I was thinking about taking a picture when he came out onto the porch. I decided to engage with him since I looked pretty strange just standing there staring at his house. Cheerfully, I said: “I was just looking at the side of your house and thought it was really cool that you can still see parts of the house next door! It’s really interesting.” He looked past me and didn’t say anything. Again, I said: “I just thought it was really interesting.” He turned away and said “Well, it’ll be covered soon.” Maybe he thought I was complaining about it. Maybe he thought I was being sarcastic. I’m not sure, but I felt bad about that interaction all day (even now.)
On Hamilton Avenue I admired two Art Houses.
I was walking down Brushton when I noticed the next street over was having an identity crisis. On the sides where it meets Kelly and Hamilton, it is called Neuman Street but in the middle, it switched to Newman.
I’ve counted both spellings on my list of streets.
I walked towards N. Homewood Avenue and passed the Everyday Cafe. No Cash Accepted.
The murals under the busway were breathtaking.
I walked down N. Lang right next to Westinghouse Park and noticed these metal chevrons implanted into the cement. Does anyone know what they are? If so, leave a comment!
Westinghouse Park is the former location of George Westinghouse’s estate. The house, named Solitude, is gone but according to the wikipedia article linked above, there are still tunnels under the park that led from the house to George’s laboratory. Cool!
In the parking bay of a multi use warehouse on Lynn Way, there sits a block-long mural that depicts the phrase: “How you do anything is how you do everything.” More pictures of it can be seen on Google Photos.
I found myself somehow nearing Bakery Square (I didn’t realize it was that close) and figured it was as good a place as any to find something to eat. I stopped in Social and had the French Dip. It was excellent.
After lunch, I ended up walking a few streets in Shadyside including some that are a part of a new housing complex (half inhabited/half hribar.) I wasn’t entirely sure if these streets were official as their signs were blue but missing the white border that designates a city street. I walked on a few of them anyways and later found out that they are in fact new streets that weren’t on my 2017 map. My number of streets to walk keeps growing, and so then, is the city itself.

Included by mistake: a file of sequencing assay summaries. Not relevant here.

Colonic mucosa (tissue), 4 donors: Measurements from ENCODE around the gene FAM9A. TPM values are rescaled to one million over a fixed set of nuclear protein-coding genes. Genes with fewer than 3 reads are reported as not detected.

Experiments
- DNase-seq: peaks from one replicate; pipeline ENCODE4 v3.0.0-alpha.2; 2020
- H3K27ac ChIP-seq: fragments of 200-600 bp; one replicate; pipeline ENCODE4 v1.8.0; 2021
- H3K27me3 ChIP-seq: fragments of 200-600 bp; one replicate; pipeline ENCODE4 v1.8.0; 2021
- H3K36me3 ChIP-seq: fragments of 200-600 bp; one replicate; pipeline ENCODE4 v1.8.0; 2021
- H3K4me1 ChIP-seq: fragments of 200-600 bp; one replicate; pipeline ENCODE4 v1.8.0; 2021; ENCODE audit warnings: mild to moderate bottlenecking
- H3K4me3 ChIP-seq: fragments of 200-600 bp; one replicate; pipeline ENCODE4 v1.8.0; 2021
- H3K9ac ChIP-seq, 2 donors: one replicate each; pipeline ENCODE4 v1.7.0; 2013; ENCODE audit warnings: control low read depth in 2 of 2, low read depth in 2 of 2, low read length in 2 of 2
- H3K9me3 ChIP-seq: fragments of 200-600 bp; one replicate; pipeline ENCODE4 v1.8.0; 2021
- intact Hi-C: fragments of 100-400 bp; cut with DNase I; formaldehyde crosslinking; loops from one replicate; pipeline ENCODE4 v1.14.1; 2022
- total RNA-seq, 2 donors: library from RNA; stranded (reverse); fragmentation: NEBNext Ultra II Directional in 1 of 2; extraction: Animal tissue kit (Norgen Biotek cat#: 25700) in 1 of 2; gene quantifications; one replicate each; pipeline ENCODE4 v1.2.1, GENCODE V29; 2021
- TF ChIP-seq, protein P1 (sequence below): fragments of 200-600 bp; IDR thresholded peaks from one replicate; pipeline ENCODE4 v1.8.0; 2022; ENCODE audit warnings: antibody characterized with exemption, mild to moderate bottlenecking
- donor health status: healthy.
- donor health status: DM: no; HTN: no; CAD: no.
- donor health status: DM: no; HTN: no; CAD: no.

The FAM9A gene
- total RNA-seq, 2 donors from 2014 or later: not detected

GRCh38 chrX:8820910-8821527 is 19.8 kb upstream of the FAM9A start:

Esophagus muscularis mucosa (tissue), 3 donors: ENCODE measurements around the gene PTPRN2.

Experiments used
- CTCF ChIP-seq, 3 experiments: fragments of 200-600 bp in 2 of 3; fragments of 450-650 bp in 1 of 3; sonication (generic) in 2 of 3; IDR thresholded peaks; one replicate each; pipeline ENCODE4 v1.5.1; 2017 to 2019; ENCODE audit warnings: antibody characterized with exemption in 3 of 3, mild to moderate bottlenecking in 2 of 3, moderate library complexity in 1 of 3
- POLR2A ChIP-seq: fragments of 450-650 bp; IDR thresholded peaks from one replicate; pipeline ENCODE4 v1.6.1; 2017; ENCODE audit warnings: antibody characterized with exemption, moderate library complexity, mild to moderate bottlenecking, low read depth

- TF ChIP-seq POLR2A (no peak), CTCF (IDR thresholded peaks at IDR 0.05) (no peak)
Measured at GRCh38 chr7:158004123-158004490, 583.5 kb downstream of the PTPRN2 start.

After my little segue into Shadyside, I decided I’d better turn back. I walked on almost all of the streets in Point Breeze that sit between Penn Avenue and Reynold’s Street. There are A LOT of them. I was getting sore and cranky and probably low on electrolytes. I’m glad it was mostly flat because I might have had to catch a bus if it had been hilly. Some interesting sights kept me going. Like this rock wall accented with precious stones.
I was also able to solve a mystery that has been bothering me since I walked in Highland Park. Many houses of a certain age (1940s or 1950s) have these boxes with red or blue lights sitting high up on their second floor. So high up, I could never see any logos or description on them. I wondered what they could be, and then I saw this one on a first floor:
Around the red light, it says “Alarmed by Dictograph.” A quick Google search led me to a post about a vinyl record made by Dictograph. The record has a MESSAGE OF VITAL IMPORTANCE, aka a scare tactic sales pitch to get people to buy their fire alarms. It is kind of scary.
I wonder if the fire alarms still work.
I got back on Penn near the Frick Mansion and noticed a Lincoln Highway sign on a fence. I hadn’t realized that here, Penn Avenue is part of the 2nd generation of the Lincoln Highway! I wonder if I should add that as another street.
I walked by but still have never toured the Frick. Bad Pittsburgher!
I also walked by (without entering) the Evergreen Cafe. I would have if my husband hadn’t stopped in for a quick beer last night. If you find yourself nearby, you should definitely stop in to see a real-life payphone. The bartender said it worked up until last year.
I’m hanging up until next time.